Today’s guest blogger is Paulette Steele with Real Resumes located in Queensland, Australia. Real Resumes is educating people from beginning to end on getting a job. Short videos cover all aspects including: where to look for a job, writing effective resumes, researching and preparing for the interview, and most importantly, mastering the interview itself. Paulette has 15 years of recruitment experience and a vast career in various industries.
We hear the words Location, Location, Location when it comes to finding good real estate. Well, it’s Prepare, Prepare, Prepare when it comes to finding a job and particularly when getting ready for a job interview.
There is a lot of emphasis put on resumes and sure they are important to get your foot in the door, so to speak. However, if you are going to nail that interview and turn it into a job offer, you need to do a lot of preparation for the interview. The more you prepare, the more confident you will be in the actual interview. You can be thrown any question and be comfortable with answering it.
So, the first step once the interview has been confirmed is to do your research, which is easy these days with internet search capabilities. It’s best to find out as much as you can about the company and if you are able to about the people who will be interviewing you. Not only is this information useful to you to ascertain if the company is going to be the right one for you to join, it also arms you with facts that you can use throughout the interview to show how much you have learnt about the company. This should impress the interviewers as they will see you’ve done your homework. It also gives you an immense amount of confidence in what you talk about.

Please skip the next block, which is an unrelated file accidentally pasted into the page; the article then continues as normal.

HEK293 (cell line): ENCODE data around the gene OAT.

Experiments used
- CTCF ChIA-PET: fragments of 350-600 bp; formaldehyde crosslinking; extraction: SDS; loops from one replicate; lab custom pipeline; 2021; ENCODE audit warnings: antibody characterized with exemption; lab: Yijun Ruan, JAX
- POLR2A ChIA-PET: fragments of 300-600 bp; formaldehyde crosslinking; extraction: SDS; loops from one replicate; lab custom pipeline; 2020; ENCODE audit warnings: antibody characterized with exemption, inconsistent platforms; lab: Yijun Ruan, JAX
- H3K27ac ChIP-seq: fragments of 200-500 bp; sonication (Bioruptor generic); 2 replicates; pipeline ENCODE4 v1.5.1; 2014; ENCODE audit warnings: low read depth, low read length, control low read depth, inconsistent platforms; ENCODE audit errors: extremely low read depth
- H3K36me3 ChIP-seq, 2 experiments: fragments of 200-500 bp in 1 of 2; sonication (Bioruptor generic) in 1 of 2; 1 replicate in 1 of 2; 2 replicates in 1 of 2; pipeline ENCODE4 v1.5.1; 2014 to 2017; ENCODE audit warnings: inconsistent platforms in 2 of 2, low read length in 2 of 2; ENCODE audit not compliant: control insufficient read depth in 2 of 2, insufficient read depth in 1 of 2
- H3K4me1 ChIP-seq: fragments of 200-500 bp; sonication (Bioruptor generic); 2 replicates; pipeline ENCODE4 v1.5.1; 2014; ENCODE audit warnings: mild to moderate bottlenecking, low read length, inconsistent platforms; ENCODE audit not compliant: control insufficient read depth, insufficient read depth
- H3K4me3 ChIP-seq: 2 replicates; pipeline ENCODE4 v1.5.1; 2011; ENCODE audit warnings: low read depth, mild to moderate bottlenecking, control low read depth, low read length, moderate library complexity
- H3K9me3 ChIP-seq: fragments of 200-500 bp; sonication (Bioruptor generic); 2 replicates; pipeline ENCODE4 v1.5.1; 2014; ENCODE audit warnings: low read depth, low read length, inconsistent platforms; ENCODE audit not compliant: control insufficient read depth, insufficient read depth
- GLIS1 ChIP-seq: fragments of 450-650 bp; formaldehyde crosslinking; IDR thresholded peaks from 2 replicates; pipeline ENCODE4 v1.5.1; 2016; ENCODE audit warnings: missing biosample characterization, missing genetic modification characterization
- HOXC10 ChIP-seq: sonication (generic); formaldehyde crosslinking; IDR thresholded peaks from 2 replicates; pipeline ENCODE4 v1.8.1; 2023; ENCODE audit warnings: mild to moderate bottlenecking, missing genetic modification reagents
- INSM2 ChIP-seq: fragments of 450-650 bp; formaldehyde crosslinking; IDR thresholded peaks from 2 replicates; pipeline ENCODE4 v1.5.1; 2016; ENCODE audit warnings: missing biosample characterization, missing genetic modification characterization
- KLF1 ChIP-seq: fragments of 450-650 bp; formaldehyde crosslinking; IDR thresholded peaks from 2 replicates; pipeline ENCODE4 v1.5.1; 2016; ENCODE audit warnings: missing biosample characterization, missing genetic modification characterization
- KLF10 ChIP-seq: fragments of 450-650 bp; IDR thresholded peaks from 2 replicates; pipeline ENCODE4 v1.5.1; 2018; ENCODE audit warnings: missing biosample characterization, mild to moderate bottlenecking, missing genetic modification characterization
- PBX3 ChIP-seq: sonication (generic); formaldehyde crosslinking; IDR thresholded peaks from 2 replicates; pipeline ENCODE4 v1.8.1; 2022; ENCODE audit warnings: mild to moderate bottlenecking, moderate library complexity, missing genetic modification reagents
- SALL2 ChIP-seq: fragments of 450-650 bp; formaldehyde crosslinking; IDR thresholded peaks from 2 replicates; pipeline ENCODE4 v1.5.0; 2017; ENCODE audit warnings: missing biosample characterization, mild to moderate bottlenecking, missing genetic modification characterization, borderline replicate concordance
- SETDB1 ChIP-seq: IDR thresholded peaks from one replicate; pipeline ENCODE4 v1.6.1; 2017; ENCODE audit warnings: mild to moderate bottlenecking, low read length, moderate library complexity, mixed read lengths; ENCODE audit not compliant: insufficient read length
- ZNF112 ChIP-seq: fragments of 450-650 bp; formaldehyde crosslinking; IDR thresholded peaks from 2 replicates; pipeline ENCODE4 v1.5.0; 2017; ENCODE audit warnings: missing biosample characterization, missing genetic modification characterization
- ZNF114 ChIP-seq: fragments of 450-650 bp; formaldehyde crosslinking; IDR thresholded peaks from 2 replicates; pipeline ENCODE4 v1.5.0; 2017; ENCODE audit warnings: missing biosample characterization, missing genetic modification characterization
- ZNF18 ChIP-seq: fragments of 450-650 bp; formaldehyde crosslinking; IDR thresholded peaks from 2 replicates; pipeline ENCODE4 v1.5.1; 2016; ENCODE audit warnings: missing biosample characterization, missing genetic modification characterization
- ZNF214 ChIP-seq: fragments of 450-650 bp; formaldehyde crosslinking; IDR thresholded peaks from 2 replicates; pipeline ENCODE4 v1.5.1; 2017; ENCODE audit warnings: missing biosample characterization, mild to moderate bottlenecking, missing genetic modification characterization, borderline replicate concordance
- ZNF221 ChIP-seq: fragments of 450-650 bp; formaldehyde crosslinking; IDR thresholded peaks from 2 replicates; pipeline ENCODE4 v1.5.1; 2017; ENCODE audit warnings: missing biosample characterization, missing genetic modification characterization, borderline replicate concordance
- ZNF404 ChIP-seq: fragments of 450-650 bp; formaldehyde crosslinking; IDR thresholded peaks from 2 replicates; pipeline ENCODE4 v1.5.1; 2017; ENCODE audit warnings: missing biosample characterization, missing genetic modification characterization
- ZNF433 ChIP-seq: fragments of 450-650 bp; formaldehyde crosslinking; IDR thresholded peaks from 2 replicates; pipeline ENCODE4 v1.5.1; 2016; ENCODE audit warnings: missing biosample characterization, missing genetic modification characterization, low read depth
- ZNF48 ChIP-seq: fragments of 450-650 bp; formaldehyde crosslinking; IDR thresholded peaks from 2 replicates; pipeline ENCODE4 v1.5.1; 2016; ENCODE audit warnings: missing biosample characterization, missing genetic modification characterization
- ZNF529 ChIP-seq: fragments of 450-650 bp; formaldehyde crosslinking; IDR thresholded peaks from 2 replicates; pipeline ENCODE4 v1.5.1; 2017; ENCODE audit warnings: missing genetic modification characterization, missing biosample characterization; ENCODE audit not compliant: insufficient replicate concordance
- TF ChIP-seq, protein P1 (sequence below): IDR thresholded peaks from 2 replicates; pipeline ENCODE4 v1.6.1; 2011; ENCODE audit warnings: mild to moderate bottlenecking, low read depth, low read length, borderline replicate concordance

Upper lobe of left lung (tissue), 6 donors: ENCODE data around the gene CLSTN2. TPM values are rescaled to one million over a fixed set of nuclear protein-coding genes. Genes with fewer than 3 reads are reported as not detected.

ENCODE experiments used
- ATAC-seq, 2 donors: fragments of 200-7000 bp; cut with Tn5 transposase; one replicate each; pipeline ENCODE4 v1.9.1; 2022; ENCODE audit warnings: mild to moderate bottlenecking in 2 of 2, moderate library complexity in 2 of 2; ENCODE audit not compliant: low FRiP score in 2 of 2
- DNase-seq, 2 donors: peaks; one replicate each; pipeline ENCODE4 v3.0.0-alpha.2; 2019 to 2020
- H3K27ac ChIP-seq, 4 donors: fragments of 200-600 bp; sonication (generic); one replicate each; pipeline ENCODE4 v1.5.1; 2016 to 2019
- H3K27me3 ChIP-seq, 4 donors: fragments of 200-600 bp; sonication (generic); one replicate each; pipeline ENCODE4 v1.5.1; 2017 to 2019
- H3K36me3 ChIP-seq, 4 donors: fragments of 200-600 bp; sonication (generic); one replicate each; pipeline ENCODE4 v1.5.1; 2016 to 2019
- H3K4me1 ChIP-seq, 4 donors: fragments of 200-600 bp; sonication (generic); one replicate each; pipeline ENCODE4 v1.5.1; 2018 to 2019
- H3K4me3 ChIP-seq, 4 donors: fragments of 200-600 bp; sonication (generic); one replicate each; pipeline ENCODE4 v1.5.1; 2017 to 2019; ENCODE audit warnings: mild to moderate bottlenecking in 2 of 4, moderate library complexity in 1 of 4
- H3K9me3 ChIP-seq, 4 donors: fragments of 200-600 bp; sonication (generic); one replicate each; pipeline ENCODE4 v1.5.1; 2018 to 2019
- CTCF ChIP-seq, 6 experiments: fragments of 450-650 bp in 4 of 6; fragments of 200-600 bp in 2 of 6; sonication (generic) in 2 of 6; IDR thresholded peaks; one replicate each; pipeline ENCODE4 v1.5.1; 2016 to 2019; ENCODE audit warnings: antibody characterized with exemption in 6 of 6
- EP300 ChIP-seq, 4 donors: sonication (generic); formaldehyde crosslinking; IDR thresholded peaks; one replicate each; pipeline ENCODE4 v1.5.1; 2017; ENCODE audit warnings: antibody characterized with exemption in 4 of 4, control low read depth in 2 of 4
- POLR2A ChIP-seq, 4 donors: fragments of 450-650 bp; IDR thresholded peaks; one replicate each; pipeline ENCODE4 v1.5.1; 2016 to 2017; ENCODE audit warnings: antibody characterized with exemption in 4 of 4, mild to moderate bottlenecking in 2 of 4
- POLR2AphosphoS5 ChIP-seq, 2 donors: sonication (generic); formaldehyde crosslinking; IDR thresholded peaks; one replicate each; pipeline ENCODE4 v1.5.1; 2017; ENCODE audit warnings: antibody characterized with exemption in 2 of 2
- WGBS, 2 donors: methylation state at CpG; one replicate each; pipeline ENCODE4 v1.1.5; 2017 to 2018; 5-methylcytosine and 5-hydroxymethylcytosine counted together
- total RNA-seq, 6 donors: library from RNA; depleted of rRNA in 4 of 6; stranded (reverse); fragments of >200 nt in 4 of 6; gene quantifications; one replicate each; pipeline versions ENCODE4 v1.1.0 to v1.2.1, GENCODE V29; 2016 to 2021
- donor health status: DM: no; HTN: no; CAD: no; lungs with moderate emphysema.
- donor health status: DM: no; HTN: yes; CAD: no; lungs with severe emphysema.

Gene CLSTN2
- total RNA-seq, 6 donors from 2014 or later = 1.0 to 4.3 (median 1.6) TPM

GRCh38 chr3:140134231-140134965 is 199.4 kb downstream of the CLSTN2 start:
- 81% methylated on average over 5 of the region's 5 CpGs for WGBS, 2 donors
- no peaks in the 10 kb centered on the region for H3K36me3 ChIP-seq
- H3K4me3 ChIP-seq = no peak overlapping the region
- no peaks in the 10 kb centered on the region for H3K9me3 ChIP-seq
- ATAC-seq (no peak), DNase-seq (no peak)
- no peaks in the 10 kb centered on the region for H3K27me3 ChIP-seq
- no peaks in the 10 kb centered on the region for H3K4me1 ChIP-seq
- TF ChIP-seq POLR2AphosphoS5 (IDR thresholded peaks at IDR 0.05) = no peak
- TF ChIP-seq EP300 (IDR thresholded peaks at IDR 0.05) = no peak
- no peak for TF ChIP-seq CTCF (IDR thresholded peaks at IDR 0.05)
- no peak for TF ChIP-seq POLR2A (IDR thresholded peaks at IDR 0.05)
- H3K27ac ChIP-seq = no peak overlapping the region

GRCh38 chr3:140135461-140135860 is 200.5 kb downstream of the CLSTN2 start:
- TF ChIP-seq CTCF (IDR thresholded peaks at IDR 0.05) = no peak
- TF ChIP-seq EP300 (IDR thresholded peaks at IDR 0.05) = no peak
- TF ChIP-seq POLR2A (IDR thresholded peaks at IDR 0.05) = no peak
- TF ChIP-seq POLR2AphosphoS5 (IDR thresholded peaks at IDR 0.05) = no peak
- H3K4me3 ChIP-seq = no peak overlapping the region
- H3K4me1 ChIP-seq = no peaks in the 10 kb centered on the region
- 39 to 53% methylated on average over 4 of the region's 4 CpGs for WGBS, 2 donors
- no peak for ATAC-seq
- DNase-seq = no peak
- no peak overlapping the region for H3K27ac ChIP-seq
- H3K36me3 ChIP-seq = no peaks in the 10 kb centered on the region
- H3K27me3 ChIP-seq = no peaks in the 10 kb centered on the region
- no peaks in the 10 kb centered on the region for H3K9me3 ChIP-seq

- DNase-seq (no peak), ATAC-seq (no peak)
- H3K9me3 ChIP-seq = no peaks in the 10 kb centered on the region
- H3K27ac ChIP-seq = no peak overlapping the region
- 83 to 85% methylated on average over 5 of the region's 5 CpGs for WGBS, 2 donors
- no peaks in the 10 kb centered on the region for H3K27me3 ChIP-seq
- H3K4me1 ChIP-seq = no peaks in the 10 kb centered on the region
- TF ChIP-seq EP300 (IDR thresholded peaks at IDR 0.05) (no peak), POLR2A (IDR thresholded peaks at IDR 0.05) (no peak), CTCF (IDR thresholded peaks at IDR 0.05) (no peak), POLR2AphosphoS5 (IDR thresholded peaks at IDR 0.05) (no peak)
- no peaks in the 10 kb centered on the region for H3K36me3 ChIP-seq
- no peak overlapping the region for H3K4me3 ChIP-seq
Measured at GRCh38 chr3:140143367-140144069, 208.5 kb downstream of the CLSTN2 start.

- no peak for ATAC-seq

Next, you have to anticipate the questions you might face in the interview. There are the questions you can expect to be asked in any interview like: why are you leaving your current employer, why do you want to work here, what are your strengths, what are your weaknesses, where do you see yourself in five years’ time, etc. More often these days, you can be asked behavioural style questions to see how you act in certain situations. So, work on a few of these too.
Prepare your answers to these questions and as many other potential questions as you can. It’s a good idea to practice answering them with someone else or to yourself in the mirror. Think of it as like rehearsing for a play. Actors don’t go on stage without practicing and doing rehearsals so why go to an interview without doing this. Of course, you don’t want to come across to the interviewers as too rehearsed as then you won’t seem genuine. I know, frustrating! It’s a fine line!
Next, you have to prepare your questions to ask the interviewers as well, otherwise they will think you’re not interested in the position. It’s okay to have these written down on a notepad so you can refer to it. Trying to remember them all isn’t an easy thing to do and probably less so in an interview situation, when it will be natural for you to be a bit anxious.
Preparing like this for an interview will ensure you feel confident when you attend the job interview. If you really want the position you’re interviewing for, then surely putting the effort into preparing for the interview is worth it. Otherwise, you may as well not bother turning up for it.